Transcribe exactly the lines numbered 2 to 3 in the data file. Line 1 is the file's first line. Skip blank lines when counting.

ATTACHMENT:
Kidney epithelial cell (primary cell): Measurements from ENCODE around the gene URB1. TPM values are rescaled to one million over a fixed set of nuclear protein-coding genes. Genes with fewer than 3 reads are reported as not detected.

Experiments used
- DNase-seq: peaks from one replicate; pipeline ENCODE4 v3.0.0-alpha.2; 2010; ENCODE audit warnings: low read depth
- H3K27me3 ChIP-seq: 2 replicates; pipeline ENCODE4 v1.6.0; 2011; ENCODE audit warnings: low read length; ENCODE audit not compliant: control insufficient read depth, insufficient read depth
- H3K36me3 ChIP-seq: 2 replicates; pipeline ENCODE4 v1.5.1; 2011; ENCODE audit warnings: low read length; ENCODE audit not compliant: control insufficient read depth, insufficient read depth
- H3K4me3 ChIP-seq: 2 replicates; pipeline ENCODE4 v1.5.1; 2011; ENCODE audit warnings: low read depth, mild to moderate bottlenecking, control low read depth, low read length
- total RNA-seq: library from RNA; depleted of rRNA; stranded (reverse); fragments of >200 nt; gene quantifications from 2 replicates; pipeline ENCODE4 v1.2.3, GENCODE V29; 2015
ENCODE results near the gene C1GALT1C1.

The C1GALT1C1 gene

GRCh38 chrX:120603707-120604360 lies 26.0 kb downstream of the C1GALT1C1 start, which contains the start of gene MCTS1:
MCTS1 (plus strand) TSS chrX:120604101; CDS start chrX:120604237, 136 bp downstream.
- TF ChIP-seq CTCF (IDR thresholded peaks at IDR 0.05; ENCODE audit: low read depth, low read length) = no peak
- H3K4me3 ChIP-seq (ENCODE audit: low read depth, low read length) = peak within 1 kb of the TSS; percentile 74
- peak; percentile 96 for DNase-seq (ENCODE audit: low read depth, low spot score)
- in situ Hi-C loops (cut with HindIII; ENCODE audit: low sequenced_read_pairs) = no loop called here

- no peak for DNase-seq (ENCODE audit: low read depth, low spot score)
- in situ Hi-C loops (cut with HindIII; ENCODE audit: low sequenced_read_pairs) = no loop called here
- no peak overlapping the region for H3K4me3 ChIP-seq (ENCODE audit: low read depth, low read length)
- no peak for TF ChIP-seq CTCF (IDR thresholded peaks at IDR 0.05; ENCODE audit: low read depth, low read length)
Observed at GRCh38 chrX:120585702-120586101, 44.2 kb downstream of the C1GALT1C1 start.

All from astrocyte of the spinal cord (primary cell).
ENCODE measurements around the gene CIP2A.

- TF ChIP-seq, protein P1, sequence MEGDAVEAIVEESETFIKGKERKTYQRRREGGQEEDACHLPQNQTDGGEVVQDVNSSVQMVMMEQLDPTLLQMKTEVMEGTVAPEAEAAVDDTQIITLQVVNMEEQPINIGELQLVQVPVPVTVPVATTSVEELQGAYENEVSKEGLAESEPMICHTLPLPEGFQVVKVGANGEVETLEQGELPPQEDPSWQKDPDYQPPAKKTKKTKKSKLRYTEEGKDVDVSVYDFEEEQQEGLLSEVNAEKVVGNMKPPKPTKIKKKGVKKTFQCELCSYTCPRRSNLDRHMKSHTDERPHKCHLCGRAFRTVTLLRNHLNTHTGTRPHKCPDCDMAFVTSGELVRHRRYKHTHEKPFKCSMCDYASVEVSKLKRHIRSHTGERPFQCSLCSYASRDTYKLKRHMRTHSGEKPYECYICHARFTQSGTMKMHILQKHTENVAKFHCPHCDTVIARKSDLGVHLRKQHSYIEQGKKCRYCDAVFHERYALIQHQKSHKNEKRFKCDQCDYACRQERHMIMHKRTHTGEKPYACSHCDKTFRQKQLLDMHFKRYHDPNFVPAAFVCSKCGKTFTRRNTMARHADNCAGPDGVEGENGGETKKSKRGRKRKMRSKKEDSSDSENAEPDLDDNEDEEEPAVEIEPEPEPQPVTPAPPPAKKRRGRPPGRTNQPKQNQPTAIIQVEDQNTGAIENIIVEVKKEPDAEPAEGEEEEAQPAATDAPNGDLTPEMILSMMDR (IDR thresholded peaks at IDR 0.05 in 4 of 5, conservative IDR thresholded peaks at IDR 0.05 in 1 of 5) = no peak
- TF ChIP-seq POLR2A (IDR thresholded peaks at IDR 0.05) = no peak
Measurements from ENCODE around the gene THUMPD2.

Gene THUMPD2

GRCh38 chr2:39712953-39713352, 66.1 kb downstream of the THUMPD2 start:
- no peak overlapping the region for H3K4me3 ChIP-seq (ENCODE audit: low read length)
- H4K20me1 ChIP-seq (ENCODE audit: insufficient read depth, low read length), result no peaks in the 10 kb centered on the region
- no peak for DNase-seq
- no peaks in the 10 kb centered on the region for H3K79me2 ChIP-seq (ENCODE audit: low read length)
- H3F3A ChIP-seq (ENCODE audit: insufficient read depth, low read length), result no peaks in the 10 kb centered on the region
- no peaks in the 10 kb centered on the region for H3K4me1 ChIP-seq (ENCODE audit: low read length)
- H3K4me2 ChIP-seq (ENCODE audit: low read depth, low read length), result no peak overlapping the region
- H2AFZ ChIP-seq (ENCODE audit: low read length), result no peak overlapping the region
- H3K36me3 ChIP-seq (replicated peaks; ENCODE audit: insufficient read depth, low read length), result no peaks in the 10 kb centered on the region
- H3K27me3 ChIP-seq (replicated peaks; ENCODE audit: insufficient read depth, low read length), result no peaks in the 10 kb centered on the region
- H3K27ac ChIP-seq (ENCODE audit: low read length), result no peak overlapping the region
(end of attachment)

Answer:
Experiments used
- DNase-seq: peaks from one replicate; pipeline ENCODE4 v3.0.0-alpha.2; 2010; ENCODE audit warnings: low read depth